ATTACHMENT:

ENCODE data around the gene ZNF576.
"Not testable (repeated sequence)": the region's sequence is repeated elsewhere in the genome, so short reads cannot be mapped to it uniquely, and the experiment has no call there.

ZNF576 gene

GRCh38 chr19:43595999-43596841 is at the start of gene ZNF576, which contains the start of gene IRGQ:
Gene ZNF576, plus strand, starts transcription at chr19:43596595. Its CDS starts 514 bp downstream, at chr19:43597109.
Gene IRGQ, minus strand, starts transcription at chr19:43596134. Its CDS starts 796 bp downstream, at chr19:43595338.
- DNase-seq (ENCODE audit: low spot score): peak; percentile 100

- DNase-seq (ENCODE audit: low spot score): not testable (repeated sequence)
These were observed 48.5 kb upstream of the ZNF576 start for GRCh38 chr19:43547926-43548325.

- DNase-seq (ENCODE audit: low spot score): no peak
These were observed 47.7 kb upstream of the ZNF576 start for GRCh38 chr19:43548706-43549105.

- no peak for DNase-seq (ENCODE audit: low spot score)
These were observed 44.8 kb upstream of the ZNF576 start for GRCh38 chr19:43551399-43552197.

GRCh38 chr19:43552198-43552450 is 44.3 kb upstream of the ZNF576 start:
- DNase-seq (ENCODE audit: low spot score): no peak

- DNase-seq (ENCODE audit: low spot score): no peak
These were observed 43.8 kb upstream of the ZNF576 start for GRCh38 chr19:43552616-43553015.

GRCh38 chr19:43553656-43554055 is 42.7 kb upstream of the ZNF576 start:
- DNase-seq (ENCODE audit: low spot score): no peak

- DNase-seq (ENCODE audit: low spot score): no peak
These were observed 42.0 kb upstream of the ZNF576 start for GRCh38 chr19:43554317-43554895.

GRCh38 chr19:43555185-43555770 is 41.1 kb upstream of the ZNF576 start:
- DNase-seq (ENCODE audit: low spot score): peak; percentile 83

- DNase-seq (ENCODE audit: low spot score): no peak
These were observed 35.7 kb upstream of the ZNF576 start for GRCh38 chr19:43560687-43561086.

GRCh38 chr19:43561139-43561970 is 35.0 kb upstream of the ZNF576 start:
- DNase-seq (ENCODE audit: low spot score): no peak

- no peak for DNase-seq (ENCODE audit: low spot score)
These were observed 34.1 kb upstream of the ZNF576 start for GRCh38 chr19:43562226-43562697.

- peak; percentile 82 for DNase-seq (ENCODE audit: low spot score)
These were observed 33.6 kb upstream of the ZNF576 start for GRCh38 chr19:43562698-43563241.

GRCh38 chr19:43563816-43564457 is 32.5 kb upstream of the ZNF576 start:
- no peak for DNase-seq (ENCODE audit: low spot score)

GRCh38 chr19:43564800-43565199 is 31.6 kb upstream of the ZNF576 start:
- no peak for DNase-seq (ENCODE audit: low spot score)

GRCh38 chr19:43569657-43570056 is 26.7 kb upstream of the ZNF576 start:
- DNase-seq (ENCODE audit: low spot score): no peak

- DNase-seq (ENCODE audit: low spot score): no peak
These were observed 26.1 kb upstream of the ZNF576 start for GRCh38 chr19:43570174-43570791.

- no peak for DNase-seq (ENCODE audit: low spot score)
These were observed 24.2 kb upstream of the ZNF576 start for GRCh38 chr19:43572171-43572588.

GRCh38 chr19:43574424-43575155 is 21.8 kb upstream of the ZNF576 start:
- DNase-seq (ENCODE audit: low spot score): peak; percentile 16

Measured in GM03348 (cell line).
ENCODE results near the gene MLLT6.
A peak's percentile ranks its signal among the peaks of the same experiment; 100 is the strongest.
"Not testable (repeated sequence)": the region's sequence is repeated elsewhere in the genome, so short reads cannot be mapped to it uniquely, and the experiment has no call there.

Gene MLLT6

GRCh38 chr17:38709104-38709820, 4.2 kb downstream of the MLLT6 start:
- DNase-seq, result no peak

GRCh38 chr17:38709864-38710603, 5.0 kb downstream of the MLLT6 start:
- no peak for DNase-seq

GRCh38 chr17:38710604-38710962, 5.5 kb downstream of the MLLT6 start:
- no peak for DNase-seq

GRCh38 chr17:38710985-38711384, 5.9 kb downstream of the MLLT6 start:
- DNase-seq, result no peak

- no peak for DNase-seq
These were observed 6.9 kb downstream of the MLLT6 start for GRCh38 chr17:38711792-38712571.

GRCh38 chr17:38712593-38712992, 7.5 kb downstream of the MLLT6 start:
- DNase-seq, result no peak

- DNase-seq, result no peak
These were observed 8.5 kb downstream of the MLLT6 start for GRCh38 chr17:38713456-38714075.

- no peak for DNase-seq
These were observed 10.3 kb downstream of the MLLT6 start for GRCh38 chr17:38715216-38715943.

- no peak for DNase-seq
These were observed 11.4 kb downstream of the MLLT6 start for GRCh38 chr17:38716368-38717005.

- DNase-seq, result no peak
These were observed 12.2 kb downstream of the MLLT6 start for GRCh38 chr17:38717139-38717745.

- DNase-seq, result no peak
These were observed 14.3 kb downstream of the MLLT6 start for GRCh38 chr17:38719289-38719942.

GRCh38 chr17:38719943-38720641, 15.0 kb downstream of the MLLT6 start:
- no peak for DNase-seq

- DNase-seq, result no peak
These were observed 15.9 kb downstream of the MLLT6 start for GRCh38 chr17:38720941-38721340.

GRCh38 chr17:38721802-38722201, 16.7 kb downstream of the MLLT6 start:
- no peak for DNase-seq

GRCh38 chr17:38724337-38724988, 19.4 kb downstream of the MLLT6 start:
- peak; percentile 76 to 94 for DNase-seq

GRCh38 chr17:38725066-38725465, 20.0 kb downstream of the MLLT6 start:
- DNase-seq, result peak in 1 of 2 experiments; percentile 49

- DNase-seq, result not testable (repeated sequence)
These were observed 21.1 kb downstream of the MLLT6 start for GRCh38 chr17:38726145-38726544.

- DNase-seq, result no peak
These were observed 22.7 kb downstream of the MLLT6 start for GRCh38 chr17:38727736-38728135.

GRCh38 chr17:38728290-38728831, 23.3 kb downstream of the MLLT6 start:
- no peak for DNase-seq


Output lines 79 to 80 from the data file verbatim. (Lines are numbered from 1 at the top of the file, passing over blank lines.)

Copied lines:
GRCh38 chr17:38725066-38725465, 20.0 kb downstream of the MLLT6 start:
- DNase-seq, result peak in 1 of 2 experiments; percentile 49